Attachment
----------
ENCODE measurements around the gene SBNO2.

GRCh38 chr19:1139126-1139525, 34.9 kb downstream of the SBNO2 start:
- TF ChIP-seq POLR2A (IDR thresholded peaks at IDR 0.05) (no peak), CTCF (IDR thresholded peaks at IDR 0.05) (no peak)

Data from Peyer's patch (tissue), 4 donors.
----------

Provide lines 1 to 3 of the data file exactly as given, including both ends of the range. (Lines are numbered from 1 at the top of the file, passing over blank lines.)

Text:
ENCODE measurements around the gene SBNO2.

GRCh38 chr19:1139126-1139525, 34.9 kb downstream of the SBNO2 start:
- TF ChIP-seq POLR2A (IDR thresholded peaks at IDR 0.05) (no peak), CTCF (IDR thresholded peaks at IDR 0.05) (no peak)